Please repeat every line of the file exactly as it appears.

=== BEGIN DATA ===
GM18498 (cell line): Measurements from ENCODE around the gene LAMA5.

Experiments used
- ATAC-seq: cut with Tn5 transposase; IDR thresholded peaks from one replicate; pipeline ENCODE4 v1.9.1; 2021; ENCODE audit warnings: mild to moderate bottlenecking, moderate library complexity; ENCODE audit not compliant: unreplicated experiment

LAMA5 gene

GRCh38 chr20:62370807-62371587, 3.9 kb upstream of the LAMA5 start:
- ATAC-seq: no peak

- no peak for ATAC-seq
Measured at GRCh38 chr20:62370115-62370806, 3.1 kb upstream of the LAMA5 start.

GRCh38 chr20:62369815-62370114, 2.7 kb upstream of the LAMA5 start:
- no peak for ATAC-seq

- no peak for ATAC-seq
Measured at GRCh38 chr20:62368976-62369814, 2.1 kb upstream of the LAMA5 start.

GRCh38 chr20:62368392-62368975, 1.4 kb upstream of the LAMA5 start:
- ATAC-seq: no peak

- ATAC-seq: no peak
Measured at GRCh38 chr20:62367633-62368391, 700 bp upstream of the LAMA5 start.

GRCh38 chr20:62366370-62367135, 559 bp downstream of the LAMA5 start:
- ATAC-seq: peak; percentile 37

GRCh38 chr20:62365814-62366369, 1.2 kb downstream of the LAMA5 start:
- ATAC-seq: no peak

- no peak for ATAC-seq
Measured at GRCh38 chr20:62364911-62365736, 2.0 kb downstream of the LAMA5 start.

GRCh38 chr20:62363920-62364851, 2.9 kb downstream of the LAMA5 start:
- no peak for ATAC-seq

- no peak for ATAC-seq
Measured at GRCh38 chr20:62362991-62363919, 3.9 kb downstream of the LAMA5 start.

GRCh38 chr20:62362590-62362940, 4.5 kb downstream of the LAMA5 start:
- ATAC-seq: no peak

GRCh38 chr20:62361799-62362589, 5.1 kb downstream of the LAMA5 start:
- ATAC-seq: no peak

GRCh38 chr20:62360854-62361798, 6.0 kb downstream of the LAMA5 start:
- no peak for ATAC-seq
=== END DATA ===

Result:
GM18498 (cell line): Measurements from ENCODE around the gene LAMA5.

Experiments used
- ATAC-seq: cut with Tn5 transposase; IDR thresholded peaks from one replicate; pipeline ENCODE4 v1.9.1; 2021; ENCODE audit warnings: mild to moderate bottlenecking, moderate library complexity; ENCODE audit not compliant: unreplicated experiment

LAMA5 gene

GRCh38 chr20:62370807-62371587, 3.9 kb upstream of the LAMA5 start:
- ATAC-seq: no peak

- no peak for ATAC-seq
Measured at GRCh38 chr20:62370115-62370806, 3.1 kb upstream of the LAMA5 start.

GRCh38 chr20:62369815-62370114, 2.7 kb upstream of the LAMA5 start:
- no peak for ATAC-seq

- no peak for ATAC-seq
Measured at GRCh38 chr20:62368976-62369814, 2.1 kb upstream of the LAMA5 start.

GRCh38 chr20:62368392-62368975, 1.4 kb upstream of the LAMA5 start:
- ATAC-seq: no peak

- ATAC-seq: no peak
Measured at GRCh38 chr20:62367633-62368391, 700 bp upstream of the LAMA5 start.

GRCh38 chr20:62366370-62367135, 559 bp downstream of the LAMA5 start:
- ATAC-seq: peak; percentile 37

GRCh38 chr20:62365814-62366369, 1.2 kb downstream of the LAMA5 start:
- ATAC-seq: no peak

- no peak for ATAC-seq
Measured at GRCh38 chr20:62364911-62365736, 2.0 kb downstream of the LAMA5 start.

GRCh38 chr20:62363920-62364851, 2.9 kb downstream of the LAMA5 start:
- no peak for ATAC-seq

- no peak for ATAC-seq
Measured at GRCh38 chr20:62362991-62363919, 3.9 kb downstream of the LAMA5 start.

GRCh38 chr20:62362590-62362940, 4.5 kb downstream of the LAMA5 start:
- ATAC-seq: no peak

GRCh38 chr20:62361799-62362589, 5.1 kb downstream of the LAMA5 start:
- ATAC-seq: no peak

GRCh38 chr20:62360854-62361798, 6.0 kb downstream of the LAMA5 start:
- no peak for ATAC-seq